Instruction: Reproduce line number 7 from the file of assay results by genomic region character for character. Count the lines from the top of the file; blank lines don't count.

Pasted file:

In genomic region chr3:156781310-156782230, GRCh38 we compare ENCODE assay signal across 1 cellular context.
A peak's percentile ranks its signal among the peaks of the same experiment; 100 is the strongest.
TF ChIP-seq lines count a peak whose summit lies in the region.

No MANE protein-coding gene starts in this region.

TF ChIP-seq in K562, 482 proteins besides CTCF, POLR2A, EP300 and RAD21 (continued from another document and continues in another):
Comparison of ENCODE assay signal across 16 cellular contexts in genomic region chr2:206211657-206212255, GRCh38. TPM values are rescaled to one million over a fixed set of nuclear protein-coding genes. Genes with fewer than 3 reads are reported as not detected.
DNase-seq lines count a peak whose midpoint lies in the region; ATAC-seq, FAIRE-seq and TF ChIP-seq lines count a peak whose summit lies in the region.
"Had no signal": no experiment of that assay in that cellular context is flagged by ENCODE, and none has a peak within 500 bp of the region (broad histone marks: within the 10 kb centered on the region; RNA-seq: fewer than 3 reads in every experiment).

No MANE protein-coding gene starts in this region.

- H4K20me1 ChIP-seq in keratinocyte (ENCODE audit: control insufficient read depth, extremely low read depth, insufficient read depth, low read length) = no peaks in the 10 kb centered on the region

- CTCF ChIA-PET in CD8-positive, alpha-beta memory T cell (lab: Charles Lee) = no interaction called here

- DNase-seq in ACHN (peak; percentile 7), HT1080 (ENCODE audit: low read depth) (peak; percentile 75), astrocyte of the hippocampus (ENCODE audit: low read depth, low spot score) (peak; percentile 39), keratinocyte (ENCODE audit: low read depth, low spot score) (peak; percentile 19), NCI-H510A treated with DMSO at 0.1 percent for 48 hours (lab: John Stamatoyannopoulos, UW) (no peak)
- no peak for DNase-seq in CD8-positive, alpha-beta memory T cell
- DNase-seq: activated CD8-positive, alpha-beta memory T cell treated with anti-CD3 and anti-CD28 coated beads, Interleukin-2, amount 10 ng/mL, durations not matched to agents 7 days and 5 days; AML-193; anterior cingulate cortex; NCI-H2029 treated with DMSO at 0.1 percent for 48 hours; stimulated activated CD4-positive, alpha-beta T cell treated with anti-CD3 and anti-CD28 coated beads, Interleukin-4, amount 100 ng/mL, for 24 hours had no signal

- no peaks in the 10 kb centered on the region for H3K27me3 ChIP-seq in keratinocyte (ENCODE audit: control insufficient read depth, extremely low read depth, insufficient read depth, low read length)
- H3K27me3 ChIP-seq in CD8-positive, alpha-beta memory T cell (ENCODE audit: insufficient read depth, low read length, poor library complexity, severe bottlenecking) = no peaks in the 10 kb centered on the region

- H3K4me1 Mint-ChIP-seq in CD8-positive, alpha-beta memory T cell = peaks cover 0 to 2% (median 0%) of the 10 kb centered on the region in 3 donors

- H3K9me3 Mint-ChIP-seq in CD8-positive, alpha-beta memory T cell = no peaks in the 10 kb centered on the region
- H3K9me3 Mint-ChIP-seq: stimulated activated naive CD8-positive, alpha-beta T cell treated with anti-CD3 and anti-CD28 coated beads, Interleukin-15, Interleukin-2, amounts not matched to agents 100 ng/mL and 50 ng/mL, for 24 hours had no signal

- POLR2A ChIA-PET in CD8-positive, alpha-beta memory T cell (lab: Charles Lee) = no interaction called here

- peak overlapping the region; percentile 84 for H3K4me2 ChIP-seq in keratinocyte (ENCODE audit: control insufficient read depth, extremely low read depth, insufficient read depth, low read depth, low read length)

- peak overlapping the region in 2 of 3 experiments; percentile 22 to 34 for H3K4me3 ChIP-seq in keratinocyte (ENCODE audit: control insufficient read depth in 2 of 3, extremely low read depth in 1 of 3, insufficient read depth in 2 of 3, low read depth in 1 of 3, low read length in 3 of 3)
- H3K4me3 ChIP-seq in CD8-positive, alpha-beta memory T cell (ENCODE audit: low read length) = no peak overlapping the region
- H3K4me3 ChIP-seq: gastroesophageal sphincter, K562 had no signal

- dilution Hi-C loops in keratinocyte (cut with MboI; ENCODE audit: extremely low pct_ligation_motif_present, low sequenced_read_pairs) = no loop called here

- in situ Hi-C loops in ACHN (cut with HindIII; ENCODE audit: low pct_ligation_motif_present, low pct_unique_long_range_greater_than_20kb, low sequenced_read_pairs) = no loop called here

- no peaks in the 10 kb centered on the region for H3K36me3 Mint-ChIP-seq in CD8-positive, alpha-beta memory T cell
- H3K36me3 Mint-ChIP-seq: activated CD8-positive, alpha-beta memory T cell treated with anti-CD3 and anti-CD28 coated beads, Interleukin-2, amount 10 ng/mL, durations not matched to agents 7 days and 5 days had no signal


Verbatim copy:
DNase-seq lines count a peak whose midpoint lies in the region; ATAC-seq, FAIRE-seq and TF ChIP-seq lines count a peak whose summit lies in the region.